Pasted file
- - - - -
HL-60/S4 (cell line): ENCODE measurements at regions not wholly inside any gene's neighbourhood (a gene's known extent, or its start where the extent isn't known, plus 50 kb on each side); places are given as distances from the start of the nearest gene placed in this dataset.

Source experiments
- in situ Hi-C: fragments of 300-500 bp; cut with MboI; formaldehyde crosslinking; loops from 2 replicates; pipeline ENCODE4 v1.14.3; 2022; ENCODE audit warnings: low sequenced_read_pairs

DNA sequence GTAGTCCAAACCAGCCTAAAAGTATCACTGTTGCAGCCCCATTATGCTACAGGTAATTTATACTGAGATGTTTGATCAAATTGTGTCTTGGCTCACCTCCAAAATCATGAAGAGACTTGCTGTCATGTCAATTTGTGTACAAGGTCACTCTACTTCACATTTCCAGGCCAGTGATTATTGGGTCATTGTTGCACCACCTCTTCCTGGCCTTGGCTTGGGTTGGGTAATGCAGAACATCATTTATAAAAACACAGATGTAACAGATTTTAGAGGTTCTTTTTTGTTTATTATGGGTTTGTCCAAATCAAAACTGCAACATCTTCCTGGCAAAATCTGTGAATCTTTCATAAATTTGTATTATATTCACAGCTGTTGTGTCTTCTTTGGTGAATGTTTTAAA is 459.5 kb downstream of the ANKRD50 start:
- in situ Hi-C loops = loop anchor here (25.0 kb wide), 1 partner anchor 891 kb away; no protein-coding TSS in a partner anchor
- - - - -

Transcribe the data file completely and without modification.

HL-60/S4 (cell line): ENCODE measurements at regions not wholly inside any gene's neighbourhood (a gene's known extent, or its start where the extent isn't known, plus 50 kb on each side); places are given as distances from the start of the nearest gene placed in this dataset.

Source experiments
- in situ Hi-C: fragments of 300-500 bp; cut with MboI; formaldehyde crosslinking; loops from 2 replicates; pipeline ENCODE4 v1.14.3; 2022; ENCODE audit warnings: low sequenced_read_pairs

DNA sequence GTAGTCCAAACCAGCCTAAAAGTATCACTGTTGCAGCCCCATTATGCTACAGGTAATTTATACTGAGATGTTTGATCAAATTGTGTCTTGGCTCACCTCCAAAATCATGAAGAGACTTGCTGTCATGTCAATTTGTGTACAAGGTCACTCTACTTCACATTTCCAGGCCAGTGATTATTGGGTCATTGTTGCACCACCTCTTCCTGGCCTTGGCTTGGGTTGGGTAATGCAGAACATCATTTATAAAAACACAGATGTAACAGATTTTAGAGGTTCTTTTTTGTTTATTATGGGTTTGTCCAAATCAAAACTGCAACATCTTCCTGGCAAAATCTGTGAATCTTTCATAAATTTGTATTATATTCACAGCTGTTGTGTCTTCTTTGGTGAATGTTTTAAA is 459.5 kb downstream of the ANKRD50 start:
- in situ Hi-C loops = loop anchor here (25.0 kb wide), 1 partner anchor 891 kb away; no protein-coding TSS in a partner anchor